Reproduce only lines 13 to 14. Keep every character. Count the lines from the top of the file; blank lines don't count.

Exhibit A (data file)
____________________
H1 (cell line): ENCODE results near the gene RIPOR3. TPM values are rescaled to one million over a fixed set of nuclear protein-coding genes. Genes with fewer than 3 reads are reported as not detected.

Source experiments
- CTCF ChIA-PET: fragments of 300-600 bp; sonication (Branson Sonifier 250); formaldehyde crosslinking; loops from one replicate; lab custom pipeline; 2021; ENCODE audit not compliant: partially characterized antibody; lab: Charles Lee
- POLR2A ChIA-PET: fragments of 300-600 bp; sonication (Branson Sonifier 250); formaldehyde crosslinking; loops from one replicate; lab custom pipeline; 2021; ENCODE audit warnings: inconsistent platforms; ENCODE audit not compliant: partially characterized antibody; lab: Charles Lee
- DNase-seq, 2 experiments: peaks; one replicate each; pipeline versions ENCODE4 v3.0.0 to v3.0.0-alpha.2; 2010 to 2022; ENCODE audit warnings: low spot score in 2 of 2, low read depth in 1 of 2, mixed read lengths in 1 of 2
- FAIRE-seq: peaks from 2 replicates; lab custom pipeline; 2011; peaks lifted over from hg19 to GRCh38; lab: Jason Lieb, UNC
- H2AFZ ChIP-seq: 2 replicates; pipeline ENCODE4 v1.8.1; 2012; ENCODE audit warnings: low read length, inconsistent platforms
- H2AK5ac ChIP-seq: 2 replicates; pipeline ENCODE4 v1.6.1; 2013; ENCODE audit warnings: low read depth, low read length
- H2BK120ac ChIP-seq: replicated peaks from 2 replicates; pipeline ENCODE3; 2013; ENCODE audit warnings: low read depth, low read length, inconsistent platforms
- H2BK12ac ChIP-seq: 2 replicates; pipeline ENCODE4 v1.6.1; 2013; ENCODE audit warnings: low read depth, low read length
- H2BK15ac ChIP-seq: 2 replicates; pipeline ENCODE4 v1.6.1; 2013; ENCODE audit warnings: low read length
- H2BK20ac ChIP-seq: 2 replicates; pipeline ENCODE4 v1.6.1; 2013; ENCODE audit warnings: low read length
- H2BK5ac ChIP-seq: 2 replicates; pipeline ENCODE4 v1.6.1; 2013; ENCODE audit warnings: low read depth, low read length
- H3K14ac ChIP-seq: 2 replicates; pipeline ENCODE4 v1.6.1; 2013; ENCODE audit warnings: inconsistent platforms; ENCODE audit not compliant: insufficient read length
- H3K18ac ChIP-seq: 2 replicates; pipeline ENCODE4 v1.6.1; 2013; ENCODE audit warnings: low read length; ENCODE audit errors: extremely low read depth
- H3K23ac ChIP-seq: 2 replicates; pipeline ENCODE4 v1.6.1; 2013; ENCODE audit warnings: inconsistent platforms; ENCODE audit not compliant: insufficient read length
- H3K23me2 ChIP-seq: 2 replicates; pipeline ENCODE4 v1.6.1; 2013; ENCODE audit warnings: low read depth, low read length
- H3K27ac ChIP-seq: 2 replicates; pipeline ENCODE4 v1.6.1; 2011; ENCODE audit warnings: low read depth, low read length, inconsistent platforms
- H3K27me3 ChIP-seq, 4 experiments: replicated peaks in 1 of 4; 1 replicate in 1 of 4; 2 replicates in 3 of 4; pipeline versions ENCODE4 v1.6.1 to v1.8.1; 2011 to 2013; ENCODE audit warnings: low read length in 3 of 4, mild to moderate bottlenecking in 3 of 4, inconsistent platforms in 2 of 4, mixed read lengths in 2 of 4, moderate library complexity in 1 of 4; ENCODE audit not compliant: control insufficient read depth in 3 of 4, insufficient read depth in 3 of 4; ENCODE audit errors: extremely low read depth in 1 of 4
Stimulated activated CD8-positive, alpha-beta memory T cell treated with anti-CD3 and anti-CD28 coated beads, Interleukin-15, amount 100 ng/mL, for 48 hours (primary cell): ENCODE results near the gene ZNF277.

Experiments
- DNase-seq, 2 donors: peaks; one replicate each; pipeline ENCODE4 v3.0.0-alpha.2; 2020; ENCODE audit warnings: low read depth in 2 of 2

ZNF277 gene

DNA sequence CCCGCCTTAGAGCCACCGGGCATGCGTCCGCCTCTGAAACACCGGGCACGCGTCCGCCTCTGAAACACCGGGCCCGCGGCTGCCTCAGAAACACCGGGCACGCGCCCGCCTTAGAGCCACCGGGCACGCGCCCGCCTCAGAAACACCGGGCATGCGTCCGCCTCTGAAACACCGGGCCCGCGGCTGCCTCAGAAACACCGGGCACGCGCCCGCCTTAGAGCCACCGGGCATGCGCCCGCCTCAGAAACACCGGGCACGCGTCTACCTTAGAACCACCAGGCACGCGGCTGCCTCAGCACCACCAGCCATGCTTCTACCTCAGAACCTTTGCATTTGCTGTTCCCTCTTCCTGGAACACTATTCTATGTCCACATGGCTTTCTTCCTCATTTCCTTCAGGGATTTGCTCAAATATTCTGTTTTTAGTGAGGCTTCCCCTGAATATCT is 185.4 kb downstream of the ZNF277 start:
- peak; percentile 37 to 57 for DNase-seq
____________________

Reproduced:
- H2BK5ac ChIP-seq: 2 replicates; pipeline ENCODE4 v1.6.1; 2013; ENCODE audit warnings: low read depth, low read length
- H3K14ac ChIP-seq: 2 replicates; pipeline ENCODE4 v1.6.1; 2013; ENCODE audit warnings: inconsistent platforms; ENCODE audit not compliant: insufficient read length